In the 20 years it has been farmed that way there has been little change
in organic matter than when I farmed wheat, cotton and cattle on it.
Grazing cattle on the winter wheat pasture. At the rate of one 500 pound
calf per acre the manure doesn't add up to much.

The fellow that farms my place bought a farm that had been in cotton for
75 years with out a break. It wasn't making very good cotton but it was
beating some of the neighbors. In 5 years he had it making as much as any
farm in the area.

The only way to increase organic matter in the soils in my area is either
haul it in at rates of over 10 tons to the acre or quit tilling it. I
would have had pictures of no till cotton but too muddy to get to any.
Straight rows and clean fields have been my way of life but it's the wrong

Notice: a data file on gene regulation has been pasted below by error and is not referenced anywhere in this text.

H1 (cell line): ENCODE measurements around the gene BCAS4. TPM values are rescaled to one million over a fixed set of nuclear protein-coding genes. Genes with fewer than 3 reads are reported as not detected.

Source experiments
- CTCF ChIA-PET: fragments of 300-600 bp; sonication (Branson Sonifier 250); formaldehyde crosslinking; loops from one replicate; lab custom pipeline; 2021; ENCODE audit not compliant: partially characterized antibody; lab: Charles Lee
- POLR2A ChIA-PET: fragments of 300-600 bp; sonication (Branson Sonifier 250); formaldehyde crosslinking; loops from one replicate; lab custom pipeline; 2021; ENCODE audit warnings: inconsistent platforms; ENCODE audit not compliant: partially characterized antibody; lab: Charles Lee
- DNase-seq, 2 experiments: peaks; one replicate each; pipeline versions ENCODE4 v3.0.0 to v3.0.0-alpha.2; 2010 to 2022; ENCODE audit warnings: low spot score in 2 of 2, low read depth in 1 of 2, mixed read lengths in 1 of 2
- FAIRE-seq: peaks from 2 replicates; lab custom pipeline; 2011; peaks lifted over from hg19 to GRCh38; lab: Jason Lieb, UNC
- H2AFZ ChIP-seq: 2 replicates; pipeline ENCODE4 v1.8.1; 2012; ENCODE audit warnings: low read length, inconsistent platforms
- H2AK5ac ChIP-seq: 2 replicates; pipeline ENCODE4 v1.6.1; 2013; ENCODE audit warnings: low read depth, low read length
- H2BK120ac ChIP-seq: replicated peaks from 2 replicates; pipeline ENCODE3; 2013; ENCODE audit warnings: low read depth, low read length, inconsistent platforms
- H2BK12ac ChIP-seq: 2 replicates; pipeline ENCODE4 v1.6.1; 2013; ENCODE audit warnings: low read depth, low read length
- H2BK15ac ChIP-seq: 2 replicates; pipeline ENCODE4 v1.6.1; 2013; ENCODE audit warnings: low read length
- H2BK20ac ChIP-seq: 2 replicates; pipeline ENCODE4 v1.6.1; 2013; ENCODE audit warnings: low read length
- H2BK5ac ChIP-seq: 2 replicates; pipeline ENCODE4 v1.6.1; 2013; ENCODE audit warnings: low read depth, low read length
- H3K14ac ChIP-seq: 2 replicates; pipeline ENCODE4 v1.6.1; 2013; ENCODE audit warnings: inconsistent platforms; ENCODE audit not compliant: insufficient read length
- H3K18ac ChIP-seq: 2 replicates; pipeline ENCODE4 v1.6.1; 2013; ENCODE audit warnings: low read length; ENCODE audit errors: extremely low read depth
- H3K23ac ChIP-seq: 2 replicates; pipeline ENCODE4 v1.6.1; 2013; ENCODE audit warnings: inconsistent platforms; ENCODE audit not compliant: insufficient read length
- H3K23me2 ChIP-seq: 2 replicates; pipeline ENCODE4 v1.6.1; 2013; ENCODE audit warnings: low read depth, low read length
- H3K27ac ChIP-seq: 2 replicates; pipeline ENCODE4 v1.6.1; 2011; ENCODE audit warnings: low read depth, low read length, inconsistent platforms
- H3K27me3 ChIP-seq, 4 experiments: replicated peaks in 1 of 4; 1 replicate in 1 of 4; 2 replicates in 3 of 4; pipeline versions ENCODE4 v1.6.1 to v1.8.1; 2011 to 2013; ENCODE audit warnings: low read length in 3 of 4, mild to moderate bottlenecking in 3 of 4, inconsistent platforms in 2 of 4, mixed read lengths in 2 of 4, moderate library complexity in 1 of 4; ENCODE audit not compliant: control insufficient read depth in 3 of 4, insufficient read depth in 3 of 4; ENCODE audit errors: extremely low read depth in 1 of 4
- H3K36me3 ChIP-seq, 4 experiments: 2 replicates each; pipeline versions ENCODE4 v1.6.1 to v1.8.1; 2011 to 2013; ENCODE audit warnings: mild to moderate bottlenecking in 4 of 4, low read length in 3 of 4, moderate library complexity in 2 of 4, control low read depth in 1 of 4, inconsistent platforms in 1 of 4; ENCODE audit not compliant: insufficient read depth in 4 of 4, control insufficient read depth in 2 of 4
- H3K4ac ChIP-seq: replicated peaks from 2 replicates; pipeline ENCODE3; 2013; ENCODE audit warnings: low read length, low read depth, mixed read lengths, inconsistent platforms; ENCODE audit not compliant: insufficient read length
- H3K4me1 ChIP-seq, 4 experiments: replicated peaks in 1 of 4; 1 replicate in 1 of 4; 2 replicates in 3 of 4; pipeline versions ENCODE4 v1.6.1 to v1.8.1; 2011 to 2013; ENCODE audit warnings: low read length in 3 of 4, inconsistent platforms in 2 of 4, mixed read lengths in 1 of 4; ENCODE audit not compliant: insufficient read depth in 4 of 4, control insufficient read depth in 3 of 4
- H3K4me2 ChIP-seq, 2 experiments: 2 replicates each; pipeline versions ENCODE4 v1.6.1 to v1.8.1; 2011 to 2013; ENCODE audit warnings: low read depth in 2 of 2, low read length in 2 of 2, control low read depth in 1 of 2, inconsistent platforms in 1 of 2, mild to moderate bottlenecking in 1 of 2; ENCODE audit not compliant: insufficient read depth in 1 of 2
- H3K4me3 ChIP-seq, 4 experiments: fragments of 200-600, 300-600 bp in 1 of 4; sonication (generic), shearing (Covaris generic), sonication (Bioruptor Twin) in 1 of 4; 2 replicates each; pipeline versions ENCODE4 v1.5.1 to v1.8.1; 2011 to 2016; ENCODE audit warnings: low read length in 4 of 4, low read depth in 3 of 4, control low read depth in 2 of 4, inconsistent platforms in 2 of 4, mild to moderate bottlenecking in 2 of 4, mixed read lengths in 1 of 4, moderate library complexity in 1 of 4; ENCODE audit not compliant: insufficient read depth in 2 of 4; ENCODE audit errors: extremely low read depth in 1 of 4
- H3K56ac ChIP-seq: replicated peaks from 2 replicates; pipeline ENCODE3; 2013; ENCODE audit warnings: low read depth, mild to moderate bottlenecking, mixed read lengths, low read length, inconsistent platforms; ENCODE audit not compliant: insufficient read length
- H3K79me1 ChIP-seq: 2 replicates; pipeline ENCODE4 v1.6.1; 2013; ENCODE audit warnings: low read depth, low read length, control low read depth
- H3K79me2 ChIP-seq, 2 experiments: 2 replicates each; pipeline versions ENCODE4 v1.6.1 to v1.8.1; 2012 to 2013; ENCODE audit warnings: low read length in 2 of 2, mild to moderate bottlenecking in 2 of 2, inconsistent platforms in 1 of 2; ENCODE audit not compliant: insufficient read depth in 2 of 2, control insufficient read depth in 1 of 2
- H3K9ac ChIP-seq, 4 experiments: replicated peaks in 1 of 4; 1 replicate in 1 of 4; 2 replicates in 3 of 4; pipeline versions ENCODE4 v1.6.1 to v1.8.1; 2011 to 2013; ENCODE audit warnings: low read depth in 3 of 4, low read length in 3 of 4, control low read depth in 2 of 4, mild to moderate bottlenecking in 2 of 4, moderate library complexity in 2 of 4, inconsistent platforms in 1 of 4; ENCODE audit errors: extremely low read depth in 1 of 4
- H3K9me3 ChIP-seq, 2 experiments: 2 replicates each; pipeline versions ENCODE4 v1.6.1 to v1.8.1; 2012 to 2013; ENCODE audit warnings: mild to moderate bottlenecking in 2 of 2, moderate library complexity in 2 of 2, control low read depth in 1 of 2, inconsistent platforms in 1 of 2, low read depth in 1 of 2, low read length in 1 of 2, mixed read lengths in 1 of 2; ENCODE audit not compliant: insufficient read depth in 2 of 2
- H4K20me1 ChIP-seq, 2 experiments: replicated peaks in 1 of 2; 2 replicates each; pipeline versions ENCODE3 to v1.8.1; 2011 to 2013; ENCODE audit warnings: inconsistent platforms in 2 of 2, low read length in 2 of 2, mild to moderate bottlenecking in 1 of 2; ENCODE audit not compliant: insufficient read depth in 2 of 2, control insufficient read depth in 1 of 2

Letter to Readers Digest On its Organic Produce Article

- Colleen Tigges , Cle Elum, Washington

From Pat Tigges, Administrator of EAT First!, a non-profit organization
dedicated to fighting myth and misinformation about the benefits of
high-yield agriculture in response to a Readers Digest article on organic
produce reproduced here for AgBioView readers:
To: Readers Digest Food Editor

The US Department of Agriculture, the British Government’s Food Standards
Agency, thousands of published research reports and academic experts, and
even the Organic Trades Association, all state that organic certification
does not convey safety or nutritional information and that there is no
evidence of safety, health or nutritional benefits for organic foods over